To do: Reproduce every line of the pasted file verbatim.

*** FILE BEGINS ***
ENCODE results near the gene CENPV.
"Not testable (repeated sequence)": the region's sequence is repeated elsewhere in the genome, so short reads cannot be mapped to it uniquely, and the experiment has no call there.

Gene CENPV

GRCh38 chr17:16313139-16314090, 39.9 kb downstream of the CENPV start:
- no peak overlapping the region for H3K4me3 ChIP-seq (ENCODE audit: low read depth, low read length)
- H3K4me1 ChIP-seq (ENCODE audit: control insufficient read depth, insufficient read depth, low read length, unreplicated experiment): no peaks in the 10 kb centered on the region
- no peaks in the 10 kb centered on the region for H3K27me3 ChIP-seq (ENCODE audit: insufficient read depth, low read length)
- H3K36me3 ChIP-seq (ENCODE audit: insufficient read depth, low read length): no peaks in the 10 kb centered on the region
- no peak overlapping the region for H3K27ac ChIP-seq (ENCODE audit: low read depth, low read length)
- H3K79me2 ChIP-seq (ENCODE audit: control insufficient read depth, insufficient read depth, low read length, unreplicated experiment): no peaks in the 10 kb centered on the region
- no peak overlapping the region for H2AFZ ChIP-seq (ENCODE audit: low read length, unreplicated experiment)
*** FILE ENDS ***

ENCODE results near the gene CENPV.
"Not testable (repeated sequence)": the region's sequence is repeated elsewhere in the genome, so short reads cannot be mapped to it uniquely, and the experiment has no call there.

Gene CENPV

GRCh38 chr17:16313139-16314090, 39.9 kb downstream of the CENPV start:
- no peak overlapping the region for H3K4me3 ChIP-seq (ENCODE audit: low read depth, low read length)
- H3K4me1 ChIP-seq (ENCODE audit: control insufficient read depth, insufficient read depth, low read length, unreplicated experiment): no peaks in the 10 kb centered on the region
- no peaks in the 10 kb centered on the region for H3K27me3 ChIP-seq (ENCODE audit: insufficient read depth, low read length)
- H3K36me3 ChIP-seq (ENCODE audit: insufficient read depth, low read length): no peaks in the 10 kb centered on the region
- no peak overlapping the region for H3K27ac ChIP-seq (ENCODE audit: low read depth, low read length)
- H3K79me2 ChIP-seq (ENCODE audit: control insufficient read depth, insufficient read depth, low read length, unreplicated experiment): no peaks in the 10 kb centered on the region
- no peak overlapping the region for H2AFZ ChIP-seq (ENCODE audit: low read length, unreplicated experiment)